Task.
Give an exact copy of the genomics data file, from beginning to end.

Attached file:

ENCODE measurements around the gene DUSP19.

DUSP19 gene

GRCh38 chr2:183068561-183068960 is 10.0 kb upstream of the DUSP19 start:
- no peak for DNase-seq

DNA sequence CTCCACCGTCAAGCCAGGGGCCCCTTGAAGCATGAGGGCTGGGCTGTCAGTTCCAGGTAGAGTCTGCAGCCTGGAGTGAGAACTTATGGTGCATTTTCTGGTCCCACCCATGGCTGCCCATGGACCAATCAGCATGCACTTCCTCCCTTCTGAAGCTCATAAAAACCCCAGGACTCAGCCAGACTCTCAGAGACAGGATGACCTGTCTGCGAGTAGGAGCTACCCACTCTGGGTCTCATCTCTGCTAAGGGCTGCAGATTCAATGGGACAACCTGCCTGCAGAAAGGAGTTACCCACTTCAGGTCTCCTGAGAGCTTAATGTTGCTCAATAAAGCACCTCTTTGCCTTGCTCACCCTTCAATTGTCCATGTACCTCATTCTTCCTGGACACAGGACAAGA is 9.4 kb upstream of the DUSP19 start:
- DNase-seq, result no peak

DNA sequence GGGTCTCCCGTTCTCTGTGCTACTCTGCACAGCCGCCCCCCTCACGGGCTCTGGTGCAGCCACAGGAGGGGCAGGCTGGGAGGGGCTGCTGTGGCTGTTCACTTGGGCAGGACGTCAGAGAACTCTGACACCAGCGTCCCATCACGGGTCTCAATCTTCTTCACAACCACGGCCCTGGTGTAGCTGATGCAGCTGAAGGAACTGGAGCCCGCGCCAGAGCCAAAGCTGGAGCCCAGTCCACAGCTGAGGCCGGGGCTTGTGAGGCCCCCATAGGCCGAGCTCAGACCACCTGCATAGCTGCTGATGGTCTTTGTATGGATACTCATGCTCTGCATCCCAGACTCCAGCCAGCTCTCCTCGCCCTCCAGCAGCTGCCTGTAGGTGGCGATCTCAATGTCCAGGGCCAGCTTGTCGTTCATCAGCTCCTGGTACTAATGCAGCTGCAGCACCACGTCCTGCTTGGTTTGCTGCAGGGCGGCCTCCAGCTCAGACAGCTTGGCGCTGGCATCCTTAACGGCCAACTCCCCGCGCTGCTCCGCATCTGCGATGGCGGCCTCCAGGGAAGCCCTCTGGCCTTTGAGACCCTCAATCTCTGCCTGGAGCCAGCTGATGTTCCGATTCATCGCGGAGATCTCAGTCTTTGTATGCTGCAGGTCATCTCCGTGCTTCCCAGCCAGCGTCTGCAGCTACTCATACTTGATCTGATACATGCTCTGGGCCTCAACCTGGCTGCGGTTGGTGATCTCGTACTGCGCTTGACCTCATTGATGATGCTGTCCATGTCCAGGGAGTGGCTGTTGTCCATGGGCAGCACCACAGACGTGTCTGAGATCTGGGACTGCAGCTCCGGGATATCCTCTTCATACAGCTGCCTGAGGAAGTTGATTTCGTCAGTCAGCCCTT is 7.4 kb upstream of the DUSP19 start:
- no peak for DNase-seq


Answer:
ENCODE measurements around the gene DUSP19.

DUSP19 gene

GRCh38 chr2:183068561-183068960 is 10.0 kb upstream of the DUSP19 start:
- no peak for DNase-seq

DNA sequence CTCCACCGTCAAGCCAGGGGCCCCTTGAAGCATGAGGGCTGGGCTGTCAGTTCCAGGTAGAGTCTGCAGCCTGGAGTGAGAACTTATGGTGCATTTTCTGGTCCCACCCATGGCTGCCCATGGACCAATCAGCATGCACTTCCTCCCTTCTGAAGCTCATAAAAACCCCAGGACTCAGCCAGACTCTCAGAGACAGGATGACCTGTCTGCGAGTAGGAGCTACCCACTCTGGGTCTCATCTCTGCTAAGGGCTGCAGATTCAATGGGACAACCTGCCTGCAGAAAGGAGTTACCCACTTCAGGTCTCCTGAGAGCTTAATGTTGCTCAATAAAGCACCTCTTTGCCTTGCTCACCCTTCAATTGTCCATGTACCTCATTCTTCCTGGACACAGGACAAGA is 9.4 kb upstream of the DUSP19 start:
- DNase-seq, result no peak

DNA sequence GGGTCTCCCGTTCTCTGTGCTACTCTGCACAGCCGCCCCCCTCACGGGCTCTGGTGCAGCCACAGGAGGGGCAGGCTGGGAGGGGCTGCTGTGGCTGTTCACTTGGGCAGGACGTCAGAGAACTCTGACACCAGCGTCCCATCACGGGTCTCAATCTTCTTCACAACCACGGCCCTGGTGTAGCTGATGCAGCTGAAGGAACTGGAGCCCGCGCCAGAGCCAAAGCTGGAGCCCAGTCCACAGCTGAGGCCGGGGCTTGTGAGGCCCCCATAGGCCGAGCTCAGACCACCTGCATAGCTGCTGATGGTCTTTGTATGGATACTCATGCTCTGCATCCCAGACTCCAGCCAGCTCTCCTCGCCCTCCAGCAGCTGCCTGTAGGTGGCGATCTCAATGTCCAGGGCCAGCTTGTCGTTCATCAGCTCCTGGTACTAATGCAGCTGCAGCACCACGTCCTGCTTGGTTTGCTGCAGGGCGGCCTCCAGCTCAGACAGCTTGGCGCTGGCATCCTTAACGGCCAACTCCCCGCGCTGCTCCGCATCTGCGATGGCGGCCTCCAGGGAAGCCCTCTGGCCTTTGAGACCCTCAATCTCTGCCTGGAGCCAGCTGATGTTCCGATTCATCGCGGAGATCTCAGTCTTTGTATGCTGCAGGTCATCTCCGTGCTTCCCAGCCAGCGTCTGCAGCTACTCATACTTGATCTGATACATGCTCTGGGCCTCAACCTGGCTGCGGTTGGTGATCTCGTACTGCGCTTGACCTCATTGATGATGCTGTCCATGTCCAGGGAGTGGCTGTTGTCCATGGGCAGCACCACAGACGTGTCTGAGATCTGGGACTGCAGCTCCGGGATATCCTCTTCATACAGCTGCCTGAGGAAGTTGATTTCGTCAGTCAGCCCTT is 7.4 kb upstream of the DUSP19 start:
- no peak for DNase-seq